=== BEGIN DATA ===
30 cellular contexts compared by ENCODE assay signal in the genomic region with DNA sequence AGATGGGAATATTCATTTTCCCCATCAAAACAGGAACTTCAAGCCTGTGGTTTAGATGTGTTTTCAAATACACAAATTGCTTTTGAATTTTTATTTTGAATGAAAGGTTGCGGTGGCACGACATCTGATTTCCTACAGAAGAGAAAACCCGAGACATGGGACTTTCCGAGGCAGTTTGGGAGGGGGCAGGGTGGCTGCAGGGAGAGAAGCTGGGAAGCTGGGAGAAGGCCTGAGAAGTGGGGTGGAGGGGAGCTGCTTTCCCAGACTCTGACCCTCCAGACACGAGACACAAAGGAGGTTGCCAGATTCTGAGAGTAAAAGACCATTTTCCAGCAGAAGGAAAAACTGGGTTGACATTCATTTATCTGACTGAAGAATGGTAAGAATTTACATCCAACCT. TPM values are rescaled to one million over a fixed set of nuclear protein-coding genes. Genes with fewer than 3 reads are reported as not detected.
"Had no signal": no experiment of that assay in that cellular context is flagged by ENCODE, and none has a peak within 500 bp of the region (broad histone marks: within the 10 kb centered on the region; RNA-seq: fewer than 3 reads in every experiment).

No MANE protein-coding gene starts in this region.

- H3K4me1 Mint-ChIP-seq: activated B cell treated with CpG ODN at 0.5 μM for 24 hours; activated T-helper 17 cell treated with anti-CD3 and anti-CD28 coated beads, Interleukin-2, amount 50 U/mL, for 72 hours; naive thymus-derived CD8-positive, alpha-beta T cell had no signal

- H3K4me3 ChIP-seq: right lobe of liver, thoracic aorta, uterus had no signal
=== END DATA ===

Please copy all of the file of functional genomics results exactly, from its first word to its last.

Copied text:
30 cellular contexts compared by ENCODE assay signal in the genomic region with DNA sequence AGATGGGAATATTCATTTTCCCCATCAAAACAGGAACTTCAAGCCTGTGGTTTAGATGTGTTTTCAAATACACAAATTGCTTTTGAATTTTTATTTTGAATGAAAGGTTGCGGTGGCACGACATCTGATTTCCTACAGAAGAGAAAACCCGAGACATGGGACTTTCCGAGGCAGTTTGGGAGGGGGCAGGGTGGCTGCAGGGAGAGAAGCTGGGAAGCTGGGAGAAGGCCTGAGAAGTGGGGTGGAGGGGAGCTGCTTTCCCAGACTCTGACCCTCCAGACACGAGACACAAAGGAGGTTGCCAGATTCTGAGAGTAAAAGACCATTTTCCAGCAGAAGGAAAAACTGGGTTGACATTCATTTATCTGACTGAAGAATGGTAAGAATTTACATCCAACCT. TPM values are rescaled to one million over a fixed set of nuclear protein-coding genes. Genes with fewer than 3 reads are reported as not detected.
"Had no signal": no experiment of that assay in that cellular context is flagged by ENCODE, and none has a peak within 500 bp of the region (broad histone marks: within the 10 kb centered on the region; RNA-seq: fewer than 3 reads in every experiment).

No MANE protein-coding gene starts in this region.

- H3K4me1 Mint-ChIP-seq: activated B cell treated with CpG ODN at 0.5 μM for 24 hours; activated T-helper 17 cell treated with anti-CD3 and anti-CD28 coated beads, Interleukin-2, amount 50 U/mL, for 72 hours; naive thymus-derived CD8-positive, alpha-beta T cell had no signal

- H3K4me3 ChIP-seq: right lobe of liver, thoracic aorta, uterus had no signal